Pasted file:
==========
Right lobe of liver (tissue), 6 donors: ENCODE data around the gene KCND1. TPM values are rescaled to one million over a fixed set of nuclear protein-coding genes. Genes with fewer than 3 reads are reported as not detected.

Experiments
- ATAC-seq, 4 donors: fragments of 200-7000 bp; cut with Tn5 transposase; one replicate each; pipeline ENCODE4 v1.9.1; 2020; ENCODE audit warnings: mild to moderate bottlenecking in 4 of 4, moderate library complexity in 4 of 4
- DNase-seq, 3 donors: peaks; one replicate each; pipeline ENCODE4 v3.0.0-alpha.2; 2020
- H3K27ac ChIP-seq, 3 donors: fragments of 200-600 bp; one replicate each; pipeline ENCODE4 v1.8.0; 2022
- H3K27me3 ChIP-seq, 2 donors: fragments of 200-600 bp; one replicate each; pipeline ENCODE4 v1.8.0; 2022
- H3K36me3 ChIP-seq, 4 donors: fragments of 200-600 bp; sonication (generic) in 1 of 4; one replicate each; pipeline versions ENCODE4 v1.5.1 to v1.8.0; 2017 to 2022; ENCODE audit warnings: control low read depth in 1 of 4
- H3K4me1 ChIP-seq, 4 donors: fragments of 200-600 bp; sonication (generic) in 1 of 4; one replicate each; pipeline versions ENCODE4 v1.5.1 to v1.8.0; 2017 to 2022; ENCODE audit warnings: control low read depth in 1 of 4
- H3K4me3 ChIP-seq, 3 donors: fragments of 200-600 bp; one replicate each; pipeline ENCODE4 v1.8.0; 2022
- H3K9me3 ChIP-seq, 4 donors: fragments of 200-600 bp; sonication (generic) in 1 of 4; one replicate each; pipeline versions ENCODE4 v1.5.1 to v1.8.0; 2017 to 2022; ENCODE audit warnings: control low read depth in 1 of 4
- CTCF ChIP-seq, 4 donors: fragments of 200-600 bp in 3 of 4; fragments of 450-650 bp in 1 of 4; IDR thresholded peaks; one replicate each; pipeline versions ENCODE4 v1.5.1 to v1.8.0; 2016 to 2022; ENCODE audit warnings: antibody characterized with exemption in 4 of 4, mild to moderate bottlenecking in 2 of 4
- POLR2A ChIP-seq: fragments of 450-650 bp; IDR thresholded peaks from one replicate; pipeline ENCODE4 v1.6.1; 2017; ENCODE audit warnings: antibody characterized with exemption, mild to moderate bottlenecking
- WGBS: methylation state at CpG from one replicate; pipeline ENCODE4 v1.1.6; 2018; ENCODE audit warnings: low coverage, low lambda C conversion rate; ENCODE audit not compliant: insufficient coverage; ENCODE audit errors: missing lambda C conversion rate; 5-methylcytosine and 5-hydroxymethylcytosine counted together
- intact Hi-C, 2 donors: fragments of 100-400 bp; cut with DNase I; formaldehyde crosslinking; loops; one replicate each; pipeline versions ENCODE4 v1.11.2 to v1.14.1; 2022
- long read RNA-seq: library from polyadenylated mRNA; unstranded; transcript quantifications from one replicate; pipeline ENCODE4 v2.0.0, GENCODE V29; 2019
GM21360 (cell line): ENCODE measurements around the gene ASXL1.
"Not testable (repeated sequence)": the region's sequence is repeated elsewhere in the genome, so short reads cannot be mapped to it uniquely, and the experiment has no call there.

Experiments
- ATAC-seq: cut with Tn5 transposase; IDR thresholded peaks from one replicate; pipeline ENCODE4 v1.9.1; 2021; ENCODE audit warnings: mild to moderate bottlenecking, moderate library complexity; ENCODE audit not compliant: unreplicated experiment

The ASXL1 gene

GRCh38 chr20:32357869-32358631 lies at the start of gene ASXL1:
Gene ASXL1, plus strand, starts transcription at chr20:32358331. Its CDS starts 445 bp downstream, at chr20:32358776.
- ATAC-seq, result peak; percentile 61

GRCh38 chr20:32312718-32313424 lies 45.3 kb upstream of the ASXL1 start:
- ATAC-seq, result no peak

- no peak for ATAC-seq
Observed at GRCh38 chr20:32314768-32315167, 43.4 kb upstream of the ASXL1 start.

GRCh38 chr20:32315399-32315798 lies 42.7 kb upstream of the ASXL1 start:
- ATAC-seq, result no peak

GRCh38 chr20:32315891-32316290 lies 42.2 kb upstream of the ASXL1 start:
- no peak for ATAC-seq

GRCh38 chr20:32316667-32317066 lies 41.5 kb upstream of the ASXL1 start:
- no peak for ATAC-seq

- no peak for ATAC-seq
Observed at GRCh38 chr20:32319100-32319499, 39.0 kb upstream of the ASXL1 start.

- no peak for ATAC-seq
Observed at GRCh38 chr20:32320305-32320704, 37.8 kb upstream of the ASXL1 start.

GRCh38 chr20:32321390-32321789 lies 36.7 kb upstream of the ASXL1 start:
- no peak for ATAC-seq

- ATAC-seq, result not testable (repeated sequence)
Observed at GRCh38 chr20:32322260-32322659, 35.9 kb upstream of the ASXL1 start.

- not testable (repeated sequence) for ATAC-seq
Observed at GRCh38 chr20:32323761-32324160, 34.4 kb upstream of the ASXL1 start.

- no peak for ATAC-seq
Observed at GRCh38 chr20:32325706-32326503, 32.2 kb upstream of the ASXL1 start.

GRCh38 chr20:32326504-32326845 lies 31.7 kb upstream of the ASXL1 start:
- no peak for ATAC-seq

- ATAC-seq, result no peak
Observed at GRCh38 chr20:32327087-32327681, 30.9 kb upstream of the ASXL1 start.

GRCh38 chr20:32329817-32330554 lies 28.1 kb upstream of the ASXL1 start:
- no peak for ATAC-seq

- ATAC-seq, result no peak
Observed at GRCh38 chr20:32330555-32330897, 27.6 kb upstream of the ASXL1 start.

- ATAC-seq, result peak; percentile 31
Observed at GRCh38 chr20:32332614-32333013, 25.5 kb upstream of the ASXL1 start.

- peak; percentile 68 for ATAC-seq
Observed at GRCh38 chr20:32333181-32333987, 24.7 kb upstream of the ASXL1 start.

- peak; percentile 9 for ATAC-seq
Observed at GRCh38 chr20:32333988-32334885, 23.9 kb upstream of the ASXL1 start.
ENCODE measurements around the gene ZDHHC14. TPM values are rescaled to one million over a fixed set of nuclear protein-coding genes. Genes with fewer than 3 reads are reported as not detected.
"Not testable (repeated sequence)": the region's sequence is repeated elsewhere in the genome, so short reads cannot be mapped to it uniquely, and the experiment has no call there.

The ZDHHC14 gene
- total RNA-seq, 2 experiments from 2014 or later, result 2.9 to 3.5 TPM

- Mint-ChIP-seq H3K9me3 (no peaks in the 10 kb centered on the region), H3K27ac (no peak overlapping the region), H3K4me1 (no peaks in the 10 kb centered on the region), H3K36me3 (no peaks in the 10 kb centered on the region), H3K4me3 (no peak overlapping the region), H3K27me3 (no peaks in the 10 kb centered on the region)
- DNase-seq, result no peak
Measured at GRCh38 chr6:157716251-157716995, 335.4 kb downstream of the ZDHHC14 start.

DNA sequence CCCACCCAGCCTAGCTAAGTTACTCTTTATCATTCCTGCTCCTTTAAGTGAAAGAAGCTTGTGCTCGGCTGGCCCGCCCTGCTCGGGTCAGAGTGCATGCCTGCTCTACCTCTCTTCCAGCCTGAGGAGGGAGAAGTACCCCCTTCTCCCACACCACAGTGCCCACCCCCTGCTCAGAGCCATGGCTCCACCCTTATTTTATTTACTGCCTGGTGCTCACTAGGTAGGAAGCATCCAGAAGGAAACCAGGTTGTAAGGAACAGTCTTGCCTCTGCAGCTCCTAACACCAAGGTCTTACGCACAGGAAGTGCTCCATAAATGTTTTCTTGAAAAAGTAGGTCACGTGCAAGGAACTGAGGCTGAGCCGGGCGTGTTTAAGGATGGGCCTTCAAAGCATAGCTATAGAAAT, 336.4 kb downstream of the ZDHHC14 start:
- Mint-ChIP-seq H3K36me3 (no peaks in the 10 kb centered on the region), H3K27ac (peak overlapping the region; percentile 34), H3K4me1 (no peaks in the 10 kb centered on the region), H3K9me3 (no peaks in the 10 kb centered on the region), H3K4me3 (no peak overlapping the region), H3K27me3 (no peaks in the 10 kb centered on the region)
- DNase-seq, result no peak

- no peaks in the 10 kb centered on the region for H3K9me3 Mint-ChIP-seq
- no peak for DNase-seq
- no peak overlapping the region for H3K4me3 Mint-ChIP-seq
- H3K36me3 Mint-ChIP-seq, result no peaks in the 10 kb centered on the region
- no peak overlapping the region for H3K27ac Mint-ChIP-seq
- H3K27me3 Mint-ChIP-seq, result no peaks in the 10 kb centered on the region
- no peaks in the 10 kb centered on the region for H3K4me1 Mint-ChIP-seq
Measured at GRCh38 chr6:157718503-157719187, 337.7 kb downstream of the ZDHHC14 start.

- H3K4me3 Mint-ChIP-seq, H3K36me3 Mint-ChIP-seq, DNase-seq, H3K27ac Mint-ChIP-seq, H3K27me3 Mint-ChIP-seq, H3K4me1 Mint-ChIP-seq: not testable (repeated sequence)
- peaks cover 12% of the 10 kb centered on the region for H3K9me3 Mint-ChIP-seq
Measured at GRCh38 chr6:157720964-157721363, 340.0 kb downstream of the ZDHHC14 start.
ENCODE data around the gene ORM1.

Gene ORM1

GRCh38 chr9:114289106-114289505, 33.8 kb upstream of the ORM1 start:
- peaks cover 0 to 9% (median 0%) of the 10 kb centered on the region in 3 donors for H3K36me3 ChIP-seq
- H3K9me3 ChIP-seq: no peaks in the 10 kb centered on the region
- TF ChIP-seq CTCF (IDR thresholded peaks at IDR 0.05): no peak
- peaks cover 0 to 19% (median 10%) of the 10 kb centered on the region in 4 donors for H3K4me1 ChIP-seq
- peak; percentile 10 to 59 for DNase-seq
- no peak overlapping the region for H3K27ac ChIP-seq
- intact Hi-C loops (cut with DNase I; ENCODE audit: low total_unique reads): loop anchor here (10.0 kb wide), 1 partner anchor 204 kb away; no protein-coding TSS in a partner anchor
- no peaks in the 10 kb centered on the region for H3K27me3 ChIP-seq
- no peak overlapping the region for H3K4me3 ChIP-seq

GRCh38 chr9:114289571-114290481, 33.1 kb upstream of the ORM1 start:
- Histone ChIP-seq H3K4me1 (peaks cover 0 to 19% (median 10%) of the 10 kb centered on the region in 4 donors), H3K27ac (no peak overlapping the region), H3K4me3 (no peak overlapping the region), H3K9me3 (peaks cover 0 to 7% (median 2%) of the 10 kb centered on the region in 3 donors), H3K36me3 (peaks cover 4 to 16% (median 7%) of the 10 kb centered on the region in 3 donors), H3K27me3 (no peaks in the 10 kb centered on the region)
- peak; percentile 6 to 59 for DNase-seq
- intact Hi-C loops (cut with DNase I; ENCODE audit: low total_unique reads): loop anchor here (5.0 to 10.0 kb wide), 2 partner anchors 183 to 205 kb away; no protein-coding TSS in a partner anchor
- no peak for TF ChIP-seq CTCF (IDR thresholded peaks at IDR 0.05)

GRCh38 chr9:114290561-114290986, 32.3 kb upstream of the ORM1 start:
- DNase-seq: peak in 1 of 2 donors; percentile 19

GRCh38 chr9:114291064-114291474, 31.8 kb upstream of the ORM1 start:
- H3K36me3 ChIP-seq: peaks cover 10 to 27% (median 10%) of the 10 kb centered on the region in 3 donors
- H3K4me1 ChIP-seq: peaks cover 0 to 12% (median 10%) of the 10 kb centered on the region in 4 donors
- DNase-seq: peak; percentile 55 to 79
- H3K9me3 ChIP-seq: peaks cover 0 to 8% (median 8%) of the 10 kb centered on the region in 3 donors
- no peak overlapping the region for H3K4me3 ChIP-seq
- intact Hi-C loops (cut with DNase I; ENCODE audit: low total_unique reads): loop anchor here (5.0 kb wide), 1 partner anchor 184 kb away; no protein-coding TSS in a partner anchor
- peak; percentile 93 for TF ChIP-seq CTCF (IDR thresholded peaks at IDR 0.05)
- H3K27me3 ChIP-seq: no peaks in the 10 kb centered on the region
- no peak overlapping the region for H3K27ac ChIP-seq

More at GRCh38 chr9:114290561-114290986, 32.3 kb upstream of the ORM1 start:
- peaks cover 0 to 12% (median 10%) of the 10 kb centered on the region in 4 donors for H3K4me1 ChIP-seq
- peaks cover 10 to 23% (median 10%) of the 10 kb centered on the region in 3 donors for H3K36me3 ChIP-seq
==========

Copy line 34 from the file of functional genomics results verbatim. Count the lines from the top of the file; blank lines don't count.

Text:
- no peak for ATAC-seq